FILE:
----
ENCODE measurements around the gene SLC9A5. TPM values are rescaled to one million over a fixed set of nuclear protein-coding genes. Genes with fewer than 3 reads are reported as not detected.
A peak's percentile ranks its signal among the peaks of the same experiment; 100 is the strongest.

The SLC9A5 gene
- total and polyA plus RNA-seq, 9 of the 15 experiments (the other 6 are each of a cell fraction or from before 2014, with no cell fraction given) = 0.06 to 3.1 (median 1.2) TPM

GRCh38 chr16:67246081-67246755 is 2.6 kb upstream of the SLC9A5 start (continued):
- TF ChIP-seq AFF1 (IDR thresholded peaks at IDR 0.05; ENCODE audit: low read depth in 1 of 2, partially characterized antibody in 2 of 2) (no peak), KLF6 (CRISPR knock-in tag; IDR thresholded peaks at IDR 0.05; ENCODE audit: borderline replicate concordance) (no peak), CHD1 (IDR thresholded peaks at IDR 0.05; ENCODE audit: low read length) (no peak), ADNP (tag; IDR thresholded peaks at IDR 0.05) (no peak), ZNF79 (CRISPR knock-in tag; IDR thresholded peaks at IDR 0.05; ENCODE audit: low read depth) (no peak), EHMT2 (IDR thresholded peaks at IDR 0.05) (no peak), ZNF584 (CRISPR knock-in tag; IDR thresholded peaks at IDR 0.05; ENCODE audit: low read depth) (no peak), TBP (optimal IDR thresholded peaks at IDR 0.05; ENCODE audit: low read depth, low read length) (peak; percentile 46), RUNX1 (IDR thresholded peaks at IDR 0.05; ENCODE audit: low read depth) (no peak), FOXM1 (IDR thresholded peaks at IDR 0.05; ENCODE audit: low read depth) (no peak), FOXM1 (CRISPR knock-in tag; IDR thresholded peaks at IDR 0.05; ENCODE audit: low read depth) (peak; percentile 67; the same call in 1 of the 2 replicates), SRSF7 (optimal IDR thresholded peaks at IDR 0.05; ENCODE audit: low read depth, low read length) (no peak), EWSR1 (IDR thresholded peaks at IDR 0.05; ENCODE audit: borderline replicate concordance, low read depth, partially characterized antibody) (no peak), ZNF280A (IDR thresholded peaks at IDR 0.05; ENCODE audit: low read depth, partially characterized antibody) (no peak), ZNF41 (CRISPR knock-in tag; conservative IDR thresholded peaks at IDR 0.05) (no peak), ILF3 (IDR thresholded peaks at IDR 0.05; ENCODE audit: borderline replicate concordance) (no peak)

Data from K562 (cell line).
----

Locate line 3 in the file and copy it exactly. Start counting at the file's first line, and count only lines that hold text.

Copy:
The SLC9A5 gene